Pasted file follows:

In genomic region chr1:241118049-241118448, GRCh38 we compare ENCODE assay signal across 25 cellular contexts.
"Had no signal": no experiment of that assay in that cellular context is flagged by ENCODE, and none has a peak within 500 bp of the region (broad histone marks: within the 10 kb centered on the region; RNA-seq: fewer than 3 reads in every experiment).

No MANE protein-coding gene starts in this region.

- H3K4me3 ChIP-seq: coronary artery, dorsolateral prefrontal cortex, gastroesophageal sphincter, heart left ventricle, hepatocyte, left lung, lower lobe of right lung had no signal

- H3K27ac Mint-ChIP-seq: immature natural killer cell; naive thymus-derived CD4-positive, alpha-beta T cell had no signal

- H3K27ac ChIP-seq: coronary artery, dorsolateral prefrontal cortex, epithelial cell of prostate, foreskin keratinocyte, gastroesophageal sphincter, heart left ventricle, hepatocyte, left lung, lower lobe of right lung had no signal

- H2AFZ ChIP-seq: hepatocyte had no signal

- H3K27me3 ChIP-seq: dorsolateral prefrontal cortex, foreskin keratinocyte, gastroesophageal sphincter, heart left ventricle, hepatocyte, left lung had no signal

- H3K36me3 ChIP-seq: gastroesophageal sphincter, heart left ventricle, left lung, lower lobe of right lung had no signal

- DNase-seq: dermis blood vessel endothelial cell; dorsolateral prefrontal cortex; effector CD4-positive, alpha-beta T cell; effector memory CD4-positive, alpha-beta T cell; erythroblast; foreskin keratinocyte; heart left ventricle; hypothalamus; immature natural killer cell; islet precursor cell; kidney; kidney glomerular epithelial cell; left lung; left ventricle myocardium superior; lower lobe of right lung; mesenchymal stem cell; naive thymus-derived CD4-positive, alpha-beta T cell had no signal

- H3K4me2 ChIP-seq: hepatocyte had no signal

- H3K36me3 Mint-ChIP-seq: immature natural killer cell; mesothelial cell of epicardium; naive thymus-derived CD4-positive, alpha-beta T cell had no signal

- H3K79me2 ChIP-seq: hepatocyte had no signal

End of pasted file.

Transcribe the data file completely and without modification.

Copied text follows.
In genomic region chr1:241118049-241118448, GRCh38 we compare ENCODE assay signal across 25 cellular contexts.
"Had no signal": no experiment of that assay in that cellular context is flagged by ENCODE, and none has a peak within 500 bp of the region (broad histone marks: within the 10 kb centered on the region; RNA-seq: fewer than 3 reads in every experiment).

No MANE protein-coding gene starts in this region.

- H3K4me3 ChIP-seq: coronary artery, dorsolateral prefrontal cortex, gastroesophageal sphincter, heart left ventricle, hepatocyte, left lung, lower lobe of right lung had no signal

- H3K27ac Mint-ChIP-seq: immature natural killer cell; naive thymus-derived CD4-positive, alpha-beta T cell had no signal

- H3K27ac ChIP-seq: coronary artery, dorsolateral prefrontal cortex, epithelial cell of prostate, foreskin keratinocyte, gastroesophageal sphincter, heart left ventricle, hepatocyte, left lung, lower lobe of right lung had no signal

- H2AFZ ChIP-seq: hepatocyte had no signal

- H3K27me3 ChIP-seq: dorsolateral prefrontal cortex, foreskin keratinocyte, gastroesophageal sphincter, heart left ventricle, hepatocyte, left lung had no signal

- H3K36me3 ChIP-seq: gastroesophageal sphincter, heart left ventricle, left lung, lower lobe of right lung had no signal

- DNase-seq: dermis blood vessel endothelial cell; dorsolateral prefrontal cortex; effector CD4-positive, alpha-beta T cell; effector memory CD4-positive, alpha-beta T cell; erythroblast; foreskin keratinocyte; heart left ventricle; hypothalamus; immature natural killer cell; islet precursor cell; kidney; kidney glomerular epithelial cell; left lung; left ventricle myocardium superior; lower lobe of right lung; mesenchymal stem cell; naive thymus-derived CD4-positive, alpha-beta T cell had no signal

- H3K4me2 ChIP-seq: hepatocyte had no signal

- H3K36me3 Mint-ChIP-seq: immature natural killer cell; mesothelial cell of epicardium; naive thymus-derived CD4-positive, alpha-beta T cell had no signal

- H3K79me2 ChIP-seq: hepatocyte had no signal